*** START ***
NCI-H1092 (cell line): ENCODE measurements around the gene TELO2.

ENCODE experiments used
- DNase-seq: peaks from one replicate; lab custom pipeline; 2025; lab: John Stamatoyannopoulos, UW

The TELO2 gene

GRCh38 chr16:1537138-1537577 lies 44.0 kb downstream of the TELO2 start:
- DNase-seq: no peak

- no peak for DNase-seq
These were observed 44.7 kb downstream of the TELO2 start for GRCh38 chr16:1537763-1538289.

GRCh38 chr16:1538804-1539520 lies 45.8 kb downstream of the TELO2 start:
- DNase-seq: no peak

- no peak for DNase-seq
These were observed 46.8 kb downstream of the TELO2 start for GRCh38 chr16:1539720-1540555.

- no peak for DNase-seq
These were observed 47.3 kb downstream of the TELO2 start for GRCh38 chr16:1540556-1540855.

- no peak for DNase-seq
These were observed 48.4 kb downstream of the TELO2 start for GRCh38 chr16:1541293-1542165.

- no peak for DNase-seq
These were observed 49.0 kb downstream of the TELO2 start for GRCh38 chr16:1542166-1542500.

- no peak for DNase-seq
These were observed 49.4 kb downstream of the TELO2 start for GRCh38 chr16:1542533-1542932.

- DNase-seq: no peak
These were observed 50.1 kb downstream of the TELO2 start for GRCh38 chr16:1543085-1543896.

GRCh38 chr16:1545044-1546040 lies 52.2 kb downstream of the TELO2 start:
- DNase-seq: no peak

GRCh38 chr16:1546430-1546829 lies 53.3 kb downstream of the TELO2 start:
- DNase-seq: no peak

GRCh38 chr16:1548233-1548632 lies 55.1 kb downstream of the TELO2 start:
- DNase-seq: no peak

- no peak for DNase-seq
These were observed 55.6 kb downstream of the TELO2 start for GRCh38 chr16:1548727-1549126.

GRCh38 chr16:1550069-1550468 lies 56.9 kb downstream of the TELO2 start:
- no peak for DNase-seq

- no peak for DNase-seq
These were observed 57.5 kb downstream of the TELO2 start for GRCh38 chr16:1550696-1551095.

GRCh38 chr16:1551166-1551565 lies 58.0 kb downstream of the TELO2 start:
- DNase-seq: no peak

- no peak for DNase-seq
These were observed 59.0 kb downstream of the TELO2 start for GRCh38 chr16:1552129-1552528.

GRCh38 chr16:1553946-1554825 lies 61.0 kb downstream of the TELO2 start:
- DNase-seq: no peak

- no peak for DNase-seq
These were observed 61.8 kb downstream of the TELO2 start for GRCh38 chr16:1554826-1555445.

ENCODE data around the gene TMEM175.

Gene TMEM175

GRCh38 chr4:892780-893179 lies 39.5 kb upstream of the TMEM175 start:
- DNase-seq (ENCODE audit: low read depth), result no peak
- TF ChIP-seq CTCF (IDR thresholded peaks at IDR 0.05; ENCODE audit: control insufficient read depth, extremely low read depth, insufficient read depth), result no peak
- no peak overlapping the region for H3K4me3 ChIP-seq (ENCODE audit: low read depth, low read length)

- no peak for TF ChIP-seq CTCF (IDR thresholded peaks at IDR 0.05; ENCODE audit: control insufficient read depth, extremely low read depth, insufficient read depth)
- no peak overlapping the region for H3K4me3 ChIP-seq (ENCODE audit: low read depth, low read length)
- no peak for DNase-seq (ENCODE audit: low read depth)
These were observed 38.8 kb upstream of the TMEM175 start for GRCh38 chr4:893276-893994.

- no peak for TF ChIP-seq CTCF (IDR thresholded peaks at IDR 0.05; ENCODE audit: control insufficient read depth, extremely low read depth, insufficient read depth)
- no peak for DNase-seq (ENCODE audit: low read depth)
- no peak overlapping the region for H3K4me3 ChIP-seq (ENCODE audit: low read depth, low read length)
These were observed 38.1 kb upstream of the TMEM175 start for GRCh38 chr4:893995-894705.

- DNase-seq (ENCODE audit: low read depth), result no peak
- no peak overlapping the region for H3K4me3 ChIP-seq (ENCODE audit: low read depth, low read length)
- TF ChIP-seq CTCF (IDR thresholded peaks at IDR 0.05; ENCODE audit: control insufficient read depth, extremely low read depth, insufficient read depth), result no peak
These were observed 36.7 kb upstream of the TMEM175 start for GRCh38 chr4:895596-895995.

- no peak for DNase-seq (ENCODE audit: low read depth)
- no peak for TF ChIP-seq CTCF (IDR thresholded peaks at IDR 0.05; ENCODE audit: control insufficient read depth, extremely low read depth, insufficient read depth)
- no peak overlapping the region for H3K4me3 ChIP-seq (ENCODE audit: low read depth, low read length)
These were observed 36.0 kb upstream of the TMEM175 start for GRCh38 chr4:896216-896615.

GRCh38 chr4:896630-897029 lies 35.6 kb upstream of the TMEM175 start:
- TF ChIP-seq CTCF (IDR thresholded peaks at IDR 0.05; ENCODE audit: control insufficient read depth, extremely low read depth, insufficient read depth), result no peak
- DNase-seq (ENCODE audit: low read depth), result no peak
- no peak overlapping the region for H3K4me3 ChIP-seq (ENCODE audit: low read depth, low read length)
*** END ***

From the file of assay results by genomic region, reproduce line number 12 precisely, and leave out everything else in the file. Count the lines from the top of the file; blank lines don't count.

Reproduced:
These were observed 46.8 kb downstream of the TELO2 start for GRCh38 chr16:1539720-1540555.